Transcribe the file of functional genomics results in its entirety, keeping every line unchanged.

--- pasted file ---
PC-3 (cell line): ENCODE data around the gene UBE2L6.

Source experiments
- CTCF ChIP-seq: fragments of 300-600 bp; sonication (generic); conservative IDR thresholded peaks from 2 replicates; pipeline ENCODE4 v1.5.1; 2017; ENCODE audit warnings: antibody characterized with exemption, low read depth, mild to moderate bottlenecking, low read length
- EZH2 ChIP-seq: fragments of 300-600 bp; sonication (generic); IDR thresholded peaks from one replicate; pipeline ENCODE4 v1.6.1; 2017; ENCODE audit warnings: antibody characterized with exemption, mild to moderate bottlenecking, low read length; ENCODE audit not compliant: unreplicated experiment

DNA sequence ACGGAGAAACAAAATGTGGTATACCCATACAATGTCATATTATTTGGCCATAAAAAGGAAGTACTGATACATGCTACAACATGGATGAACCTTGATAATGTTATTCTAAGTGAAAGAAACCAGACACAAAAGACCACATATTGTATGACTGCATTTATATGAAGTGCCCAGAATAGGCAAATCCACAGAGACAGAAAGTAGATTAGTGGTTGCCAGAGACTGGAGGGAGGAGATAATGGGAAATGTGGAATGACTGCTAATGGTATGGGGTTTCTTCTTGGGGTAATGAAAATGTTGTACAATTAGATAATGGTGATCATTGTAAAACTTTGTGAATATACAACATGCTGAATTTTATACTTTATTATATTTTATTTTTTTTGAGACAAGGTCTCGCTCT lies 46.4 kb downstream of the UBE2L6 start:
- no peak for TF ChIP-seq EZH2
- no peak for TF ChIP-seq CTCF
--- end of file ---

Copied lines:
PC-3 (cell line): ENCODE data around the gene UBE2L6.

Source experiments
- CTCF ChIP-seq: fragments of 300-600 bp; sonication (generic); conservative IDR thresholded peaks from 2 replicates; pipeline ENCODE4 v1.5.1; 2017; ENCODE audit warnings: antibody characterized with exemption, low read depth, mild to moderate bottlenecking, low read length
- EZH2 ChIP-seq: fragments of 300-600 bp; sonication (generic); IDR thresholded peaks from one replicate; pipeline ENCODE4 v1.6.1; 2017; ENCODE audit warnings: antibody characterized with exemption, mild to moderate bottlenecking, low read length; ENCODE audit not compliant: unreplicated experiment

DNA sequence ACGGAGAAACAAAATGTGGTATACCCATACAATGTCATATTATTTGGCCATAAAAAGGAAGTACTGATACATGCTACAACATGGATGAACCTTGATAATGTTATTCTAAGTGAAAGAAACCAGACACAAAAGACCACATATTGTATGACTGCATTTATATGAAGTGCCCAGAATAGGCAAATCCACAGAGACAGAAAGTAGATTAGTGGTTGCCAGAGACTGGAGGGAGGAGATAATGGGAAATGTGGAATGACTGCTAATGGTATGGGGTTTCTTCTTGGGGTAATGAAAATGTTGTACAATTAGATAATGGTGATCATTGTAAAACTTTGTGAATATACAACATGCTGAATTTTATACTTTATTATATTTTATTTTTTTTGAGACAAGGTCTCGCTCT lies 46.4 kb downstream of the UBE2L6 start:
- no peak for TF ChIP-seq EZH2
- no peak for TF ChIP-seq CTCF